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admirable American ancient appeared army beautiful believe better body born called cause century character Charles Church civil cloth compared complete composition conduct criticism Cromwell Dante death Dictionary distinguished effect England English essay face father feel freedom genius give given greatest Greek half hand human images imagination interest Italian Italy James king known language Latin learned leave less liberty light lines literature lived look lyric manner means Milton mind nature never noble opinions original Paradise Lost Parliament party perhaps Persian person philosopher poems poet poetry political present principles produced prose Puritan Quaker reader reason religious remarkable respect Rhetoric Right scarcely spirit style things thought tion Webster's wish writer written wrote
Page 65 - Such a spirit is Liberty. At times she takes the form of a hateful reptile. She grovels, she hisses, she stings. But woe to those who in disgust shall venture to crush her ! And happy are those who, having dared to receive her in her degraded and frightful shape, shall at length be rewarded by her in the time of her beauty and her glory ! There is only one cure for the evils which newly-acquired freedom produces ; and that cure is freedom.
Page 77 - ... for mortal reach ; and we know that, in spite of their hatred of Popery, they too often fell into the worst vices of that bad system, intolerance and extravagant austerity, that they had their anchorites and their crusades, their Dunstans and their De Montforts, their Dominies and their Escobars. Yet, when all circumstances are taken into consideration, we do not hesitate to pronounce tHem a brave, a wise, an honest, and a useful body. The Puritans espoused the* cause of civil liberty mainly...
Page 76 - Fleetwood, he cried in the bitterness of his soul that God had hid his face from him. But when he took his seat in the council, or girt on his sword for war, these tempestuous workings of the soul had left no perceptible trace behind them. People who saw nothing of the godly but their uncouth visages, and heard nothing from them but their groans and their whining hymns, might laugh at them. But those had little reason to laugh who encountered them in the hall of debate or in the field of battle.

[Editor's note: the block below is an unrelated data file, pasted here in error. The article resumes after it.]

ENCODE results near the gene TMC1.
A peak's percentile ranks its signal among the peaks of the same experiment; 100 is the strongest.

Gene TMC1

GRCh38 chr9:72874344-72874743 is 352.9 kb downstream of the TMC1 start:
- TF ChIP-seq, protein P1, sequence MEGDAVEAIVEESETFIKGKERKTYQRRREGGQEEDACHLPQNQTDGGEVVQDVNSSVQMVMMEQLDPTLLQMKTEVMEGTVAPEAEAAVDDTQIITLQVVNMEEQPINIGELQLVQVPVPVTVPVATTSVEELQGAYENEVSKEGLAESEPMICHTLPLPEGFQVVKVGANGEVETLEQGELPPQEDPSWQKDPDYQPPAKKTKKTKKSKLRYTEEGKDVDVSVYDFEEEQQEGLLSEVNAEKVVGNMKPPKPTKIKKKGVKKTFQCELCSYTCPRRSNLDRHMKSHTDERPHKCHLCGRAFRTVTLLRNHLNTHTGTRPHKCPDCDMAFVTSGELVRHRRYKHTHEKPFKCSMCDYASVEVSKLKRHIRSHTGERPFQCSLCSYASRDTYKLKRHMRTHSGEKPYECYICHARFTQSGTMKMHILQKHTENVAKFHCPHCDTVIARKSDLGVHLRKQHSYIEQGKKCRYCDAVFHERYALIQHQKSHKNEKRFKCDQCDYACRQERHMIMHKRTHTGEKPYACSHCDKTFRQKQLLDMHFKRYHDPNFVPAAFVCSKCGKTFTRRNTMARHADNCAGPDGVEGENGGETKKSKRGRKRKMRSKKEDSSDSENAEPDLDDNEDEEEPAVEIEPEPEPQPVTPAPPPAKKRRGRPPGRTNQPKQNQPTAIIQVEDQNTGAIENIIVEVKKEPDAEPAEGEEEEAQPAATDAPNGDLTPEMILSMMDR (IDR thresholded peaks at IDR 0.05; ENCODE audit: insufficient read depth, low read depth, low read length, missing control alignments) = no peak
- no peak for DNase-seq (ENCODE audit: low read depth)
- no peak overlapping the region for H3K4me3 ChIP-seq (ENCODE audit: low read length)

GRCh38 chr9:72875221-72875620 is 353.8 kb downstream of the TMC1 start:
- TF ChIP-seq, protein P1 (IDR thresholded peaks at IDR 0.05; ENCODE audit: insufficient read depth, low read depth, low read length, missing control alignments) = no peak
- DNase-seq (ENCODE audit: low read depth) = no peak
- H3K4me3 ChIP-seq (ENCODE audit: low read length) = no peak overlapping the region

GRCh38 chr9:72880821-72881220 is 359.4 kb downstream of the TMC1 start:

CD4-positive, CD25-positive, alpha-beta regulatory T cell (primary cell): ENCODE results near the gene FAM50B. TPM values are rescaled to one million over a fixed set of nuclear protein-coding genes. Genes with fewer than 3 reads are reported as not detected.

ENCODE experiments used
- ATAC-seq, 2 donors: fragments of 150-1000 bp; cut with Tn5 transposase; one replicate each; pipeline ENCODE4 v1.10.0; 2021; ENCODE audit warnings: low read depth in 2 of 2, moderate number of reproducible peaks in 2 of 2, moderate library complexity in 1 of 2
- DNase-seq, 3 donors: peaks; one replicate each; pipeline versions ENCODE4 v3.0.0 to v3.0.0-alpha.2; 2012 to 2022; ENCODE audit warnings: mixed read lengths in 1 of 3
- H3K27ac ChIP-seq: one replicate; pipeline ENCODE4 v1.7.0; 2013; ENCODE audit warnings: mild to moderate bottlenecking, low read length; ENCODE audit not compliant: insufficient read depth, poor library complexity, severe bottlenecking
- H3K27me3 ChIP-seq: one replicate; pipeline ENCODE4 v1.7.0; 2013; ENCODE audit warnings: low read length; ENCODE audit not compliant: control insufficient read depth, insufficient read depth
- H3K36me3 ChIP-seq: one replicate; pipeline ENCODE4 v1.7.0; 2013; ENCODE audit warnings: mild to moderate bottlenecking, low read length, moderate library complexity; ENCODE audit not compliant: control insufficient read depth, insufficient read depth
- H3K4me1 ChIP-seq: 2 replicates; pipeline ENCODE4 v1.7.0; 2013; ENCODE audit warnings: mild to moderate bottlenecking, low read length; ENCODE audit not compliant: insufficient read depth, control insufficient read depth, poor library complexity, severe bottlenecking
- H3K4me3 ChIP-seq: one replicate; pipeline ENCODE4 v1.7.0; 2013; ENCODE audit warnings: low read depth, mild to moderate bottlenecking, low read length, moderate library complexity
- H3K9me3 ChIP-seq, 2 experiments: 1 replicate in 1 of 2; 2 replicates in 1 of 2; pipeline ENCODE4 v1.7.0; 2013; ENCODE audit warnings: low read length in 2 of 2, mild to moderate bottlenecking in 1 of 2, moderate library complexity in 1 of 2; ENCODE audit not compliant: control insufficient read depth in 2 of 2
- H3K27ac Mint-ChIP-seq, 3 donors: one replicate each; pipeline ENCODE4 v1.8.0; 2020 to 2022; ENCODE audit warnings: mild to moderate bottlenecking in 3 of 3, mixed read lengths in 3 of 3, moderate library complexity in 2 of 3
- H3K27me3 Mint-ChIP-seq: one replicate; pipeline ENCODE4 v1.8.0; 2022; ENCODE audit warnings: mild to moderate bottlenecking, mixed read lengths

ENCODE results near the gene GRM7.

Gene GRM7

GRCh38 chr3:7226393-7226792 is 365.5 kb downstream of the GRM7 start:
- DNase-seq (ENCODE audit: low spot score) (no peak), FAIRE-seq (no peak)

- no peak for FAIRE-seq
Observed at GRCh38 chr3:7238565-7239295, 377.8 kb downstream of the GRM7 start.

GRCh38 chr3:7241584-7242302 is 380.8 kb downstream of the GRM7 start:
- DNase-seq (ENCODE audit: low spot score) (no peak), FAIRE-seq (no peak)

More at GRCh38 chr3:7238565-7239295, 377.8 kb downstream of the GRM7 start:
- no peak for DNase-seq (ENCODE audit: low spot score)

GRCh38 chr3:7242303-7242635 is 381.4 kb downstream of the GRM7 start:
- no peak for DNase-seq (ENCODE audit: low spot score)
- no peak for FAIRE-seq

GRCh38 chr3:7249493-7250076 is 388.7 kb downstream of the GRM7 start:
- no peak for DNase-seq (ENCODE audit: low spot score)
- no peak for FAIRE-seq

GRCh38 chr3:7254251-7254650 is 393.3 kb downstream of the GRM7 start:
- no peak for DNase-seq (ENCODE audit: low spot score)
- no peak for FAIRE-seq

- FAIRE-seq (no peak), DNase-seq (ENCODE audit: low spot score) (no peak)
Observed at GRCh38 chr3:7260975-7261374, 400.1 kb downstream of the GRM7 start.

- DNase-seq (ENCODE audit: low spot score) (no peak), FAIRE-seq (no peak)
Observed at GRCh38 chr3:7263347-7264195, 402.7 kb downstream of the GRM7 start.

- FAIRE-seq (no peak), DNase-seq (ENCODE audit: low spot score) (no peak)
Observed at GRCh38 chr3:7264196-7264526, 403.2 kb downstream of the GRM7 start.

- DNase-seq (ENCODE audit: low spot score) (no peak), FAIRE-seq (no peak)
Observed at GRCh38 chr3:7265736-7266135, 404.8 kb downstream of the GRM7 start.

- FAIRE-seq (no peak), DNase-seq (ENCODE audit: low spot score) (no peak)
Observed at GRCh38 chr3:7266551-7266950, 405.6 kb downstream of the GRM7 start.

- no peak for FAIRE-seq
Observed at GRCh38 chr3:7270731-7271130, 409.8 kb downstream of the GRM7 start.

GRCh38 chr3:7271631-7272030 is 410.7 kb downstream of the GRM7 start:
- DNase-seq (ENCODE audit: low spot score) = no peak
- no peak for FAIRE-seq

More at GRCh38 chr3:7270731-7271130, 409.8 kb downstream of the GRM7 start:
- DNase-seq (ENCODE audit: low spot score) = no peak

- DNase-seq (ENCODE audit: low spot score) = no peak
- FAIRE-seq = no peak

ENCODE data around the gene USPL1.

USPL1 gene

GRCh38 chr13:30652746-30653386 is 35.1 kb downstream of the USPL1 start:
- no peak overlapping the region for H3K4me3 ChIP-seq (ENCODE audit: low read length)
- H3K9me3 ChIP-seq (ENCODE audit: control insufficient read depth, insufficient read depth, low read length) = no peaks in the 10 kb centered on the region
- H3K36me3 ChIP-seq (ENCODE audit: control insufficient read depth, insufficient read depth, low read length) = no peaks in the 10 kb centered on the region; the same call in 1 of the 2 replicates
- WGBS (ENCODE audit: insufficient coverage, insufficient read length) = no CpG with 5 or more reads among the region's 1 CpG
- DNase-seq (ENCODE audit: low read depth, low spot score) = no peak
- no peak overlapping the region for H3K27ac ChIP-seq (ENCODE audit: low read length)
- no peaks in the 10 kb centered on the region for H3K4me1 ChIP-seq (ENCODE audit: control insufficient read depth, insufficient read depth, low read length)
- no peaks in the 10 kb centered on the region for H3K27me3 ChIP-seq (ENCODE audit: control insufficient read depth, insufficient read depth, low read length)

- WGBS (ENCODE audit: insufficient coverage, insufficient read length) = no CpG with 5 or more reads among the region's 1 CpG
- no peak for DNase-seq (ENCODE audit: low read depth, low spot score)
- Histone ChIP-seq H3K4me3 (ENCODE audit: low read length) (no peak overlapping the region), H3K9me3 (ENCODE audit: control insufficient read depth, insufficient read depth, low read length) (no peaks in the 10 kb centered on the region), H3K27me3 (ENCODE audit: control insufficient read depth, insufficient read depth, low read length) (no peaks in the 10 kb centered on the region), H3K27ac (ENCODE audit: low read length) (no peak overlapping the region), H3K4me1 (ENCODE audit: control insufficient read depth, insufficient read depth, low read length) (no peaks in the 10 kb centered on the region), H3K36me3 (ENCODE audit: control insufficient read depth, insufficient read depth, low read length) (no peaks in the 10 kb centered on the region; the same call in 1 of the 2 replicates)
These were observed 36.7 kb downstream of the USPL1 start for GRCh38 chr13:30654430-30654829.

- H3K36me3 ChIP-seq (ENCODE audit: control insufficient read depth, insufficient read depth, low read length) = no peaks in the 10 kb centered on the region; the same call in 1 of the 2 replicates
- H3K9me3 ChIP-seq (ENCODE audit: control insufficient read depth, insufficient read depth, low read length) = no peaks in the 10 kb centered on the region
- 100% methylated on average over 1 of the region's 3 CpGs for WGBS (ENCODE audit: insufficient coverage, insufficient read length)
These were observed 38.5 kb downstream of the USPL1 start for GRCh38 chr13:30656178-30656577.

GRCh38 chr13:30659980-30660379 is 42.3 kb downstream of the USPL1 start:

Page 38 - I should much commend the tragical part, if the lyrical did not ravish me with a certain Doric delicacy in your songs and odes, whereunto I must plainly confess to have seen yet nothing parallel in our language : Ipsa mollities.
Page 82 - With a view to the same great object, he attacked the licensing system, in that sublime treatise, which every statesman should wear as a sign upon his hand, and as frontlets between his eyes.
Page 28 - ... human actions, it is by no means certain that it would have been a good one. It is extremely improbable that it would have contained half so much able reasoning on the subject as is to be found in the Fable of the Bees.
Page 83 - It is to be regretted that the prose writings of Milton should, in our time, be so little read. As compositions, they deserve the attention of every man who wishes to become acquainted with the full power of the English language. They abound with passages compared with which the finest declamations of Burke sink into insignificance. They are a perfect field of cloth of gold. The style is stiff with gorgeous embroidery. Not even in the earlier books of the Paradise Lost...
Page 64 - Ariosto tells a pretty story of a fairy, -who, by some mysterious law of her nature, was condemned to appear at certain seasons in the form, of a foul and poisonous snake.
Page 61 - ... him for having violated the articles of the Petition of Right, after having, for good and valuable consideration, promised to observe them : and we are informed that he was accustomed to hear prayers at six o'clock in the morning. It is to such considerations as these, together with his Vandyke dress, his handsome face and his peaked beard, that he owes, we verily believe, most of his popularity with the present generation.